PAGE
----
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Sizzling summer has Hill Country winegrowers scrambling to harvest grapes

Despite dry conditions, great vintage expected

BLANCO COUNTY, Texas – As you sip on your next glass of wine, consider this: It takes 34 gallons of water to make one glass of vino. 

Water is crucial for Texas grape growers, and this season they had to make changes because of the extreme heat. 

Evan McKibben, manager at William Chris Vineyards in Blanco County, said farmers have been harvesting their grapes a month early to avoid losing their crops.

"It was kind of a little different this year," McKibben said. "A lot of driving, a lot of water turning and just taking extra care of the grapes."

McKibben, who manages six vineyards across the Hill Country, said that due to the lack of rain this summer, he was sometimes driving an hour each way just to turn on the drip system.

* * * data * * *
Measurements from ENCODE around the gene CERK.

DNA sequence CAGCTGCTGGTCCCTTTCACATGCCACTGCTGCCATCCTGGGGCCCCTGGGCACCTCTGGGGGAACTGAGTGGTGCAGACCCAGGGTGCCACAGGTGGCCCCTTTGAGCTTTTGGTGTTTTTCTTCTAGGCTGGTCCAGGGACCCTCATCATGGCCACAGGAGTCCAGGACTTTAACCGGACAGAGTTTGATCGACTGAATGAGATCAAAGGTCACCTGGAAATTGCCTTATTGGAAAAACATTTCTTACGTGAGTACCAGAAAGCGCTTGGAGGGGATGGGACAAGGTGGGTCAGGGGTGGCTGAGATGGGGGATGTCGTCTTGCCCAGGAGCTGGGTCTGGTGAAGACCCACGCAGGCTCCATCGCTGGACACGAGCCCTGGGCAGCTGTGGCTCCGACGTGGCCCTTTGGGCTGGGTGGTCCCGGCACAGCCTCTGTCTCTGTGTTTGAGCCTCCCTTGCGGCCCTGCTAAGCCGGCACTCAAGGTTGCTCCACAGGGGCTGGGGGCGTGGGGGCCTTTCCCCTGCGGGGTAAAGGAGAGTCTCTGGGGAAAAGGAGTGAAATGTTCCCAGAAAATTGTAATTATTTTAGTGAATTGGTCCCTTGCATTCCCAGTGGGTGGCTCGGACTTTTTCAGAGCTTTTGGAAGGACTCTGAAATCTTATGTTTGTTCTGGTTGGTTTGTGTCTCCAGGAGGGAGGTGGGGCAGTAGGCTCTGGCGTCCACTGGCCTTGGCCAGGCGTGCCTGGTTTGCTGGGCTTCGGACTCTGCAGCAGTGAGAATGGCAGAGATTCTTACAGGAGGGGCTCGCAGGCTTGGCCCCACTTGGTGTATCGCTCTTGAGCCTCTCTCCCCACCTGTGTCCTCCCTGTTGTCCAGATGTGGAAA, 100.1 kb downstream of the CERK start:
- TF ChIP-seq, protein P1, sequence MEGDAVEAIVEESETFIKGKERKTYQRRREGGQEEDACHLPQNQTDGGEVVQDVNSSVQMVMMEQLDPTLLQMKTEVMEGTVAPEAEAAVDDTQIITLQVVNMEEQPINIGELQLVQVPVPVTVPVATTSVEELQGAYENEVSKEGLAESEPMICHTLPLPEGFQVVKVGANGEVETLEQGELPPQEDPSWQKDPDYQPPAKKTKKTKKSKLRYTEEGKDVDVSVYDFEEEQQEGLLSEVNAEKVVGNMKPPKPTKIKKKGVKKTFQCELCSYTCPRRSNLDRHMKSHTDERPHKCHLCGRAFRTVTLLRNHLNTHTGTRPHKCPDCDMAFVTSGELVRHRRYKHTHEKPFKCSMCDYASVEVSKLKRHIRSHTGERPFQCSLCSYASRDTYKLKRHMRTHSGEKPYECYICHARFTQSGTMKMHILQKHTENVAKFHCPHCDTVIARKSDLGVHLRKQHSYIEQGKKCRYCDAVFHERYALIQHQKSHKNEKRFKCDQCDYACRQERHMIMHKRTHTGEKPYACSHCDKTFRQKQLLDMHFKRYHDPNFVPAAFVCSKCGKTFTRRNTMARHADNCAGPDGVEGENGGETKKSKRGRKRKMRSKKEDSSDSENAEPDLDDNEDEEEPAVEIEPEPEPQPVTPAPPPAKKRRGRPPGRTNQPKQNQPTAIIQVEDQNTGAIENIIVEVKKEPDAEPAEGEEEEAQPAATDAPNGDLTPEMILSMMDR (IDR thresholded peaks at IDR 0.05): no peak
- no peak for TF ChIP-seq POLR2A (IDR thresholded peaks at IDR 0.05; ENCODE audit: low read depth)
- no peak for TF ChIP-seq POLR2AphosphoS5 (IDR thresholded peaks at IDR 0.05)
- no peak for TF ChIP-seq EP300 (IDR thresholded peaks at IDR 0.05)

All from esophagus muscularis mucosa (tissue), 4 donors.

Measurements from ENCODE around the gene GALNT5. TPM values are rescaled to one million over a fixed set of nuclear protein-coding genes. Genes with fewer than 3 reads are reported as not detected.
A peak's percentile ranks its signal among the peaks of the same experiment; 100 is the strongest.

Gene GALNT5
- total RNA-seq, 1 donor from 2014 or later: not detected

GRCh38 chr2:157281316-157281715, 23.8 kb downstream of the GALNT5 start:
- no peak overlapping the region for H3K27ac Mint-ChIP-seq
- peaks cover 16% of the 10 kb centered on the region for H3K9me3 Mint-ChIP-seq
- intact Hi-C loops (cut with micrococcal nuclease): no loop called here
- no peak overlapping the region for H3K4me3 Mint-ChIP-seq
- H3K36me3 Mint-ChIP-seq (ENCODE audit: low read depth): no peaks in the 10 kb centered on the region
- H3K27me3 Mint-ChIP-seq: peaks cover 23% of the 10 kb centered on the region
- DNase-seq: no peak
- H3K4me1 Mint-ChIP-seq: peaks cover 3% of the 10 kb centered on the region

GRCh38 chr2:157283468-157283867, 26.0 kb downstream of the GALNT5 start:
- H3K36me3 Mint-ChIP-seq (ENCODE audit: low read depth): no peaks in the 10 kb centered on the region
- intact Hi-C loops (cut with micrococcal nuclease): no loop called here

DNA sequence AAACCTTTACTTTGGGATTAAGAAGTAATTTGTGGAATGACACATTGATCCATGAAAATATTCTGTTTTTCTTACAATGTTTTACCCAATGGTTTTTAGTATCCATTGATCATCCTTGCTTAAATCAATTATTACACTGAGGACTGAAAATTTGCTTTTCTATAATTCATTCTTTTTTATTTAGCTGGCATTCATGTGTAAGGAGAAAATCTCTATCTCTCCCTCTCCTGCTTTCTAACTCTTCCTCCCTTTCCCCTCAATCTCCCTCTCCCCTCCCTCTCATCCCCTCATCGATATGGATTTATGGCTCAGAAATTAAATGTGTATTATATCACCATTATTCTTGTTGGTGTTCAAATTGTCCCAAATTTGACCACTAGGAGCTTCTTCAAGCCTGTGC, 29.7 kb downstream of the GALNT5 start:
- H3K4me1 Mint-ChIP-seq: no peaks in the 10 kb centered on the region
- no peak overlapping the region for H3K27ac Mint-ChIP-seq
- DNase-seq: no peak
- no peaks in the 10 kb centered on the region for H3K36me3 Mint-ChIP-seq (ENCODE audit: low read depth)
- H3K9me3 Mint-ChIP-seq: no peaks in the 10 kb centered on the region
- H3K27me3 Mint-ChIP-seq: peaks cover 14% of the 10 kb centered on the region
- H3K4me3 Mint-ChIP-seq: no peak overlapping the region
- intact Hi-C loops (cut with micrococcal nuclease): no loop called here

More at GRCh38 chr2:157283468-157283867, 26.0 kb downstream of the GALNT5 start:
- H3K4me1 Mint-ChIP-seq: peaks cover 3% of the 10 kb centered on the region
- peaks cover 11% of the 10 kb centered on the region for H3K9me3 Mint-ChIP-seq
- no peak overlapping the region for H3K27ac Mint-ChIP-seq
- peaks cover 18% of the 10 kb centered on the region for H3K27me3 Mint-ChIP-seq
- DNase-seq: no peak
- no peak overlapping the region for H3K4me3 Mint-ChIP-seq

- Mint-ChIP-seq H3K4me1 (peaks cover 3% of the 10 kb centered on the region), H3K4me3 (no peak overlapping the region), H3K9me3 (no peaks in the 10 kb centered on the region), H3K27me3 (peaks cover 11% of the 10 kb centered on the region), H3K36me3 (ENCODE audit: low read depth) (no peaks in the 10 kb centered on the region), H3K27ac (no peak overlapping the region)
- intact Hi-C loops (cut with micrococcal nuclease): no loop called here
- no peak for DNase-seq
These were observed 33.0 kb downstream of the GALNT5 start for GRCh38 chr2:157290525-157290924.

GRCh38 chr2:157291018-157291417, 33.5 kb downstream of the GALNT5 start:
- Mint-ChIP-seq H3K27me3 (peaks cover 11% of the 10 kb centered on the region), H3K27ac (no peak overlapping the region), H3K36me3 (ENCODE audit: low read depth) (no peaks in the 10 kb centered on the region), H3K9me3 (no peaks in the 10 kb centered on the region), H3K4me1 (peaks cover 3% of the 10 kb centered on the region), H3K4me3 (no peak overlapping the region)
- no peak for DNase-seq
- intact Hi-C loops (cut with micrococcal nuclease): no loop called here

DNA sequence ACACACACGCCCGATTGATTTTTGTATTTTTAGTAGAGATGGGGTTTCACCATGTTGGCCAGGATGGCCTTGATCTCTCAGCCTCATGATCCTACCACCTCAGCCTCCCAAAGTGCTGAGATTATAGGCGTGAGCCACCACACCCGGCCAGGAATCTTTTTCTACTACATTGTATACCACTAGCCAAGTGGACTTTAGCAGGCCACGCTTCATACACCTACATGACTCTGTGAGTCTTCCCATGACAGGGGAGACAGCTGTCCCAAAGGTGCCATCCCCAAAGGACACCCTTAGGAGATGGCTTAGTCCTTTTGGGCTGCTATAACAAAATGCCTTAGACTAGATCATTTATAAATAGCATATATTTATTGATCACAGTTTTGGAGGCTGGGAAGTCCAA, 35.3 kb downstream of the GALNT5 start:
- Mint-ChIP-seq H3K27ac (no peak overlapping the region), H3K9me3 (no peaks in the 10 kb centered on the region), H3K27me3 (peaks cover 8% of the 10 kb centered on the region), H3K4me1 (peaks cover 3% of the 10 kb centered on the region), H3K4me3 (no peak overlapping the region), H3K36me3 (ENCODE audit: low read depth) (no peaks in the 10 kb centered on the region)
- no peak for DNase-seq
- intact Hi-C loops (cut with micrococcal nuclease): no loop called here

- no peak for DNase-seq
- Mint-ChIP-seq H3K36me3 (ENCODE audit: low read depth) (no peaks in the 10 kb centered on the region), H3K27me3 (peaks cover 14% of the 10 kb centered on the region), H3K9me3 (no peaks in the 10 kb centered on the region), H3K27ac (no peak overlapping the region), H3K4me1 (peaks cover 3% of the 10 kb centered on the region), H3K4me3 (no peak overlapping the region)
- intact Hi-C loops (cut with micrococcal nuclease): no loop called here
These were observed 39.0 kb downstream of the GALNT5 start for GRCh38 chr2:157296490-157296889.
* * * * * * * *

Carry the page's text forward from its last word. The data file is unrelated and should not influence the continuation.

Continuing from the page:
"The problem, is you keep getting in this drought and you can't really water enough," he said.

McKibben said the dry conditions caused the grapes to mature early. 

Grape harvesting in the Hill Country always starts in August, but this year it started halfway through July and was done by the first week of August. 

Despite the drought, something good did come of out it -- a great vintage. 

McKibben said well-watered vines hold more water in the grapes, diluting the sugars. 

He said they may have had to scramble to get the grapes off the vine early, but 2018 might bring them their best-tasting wine yet.

"With this drought condition, the smaller the berry, you are getting more intense flavors," McKibben said. "We are excited for the wine."


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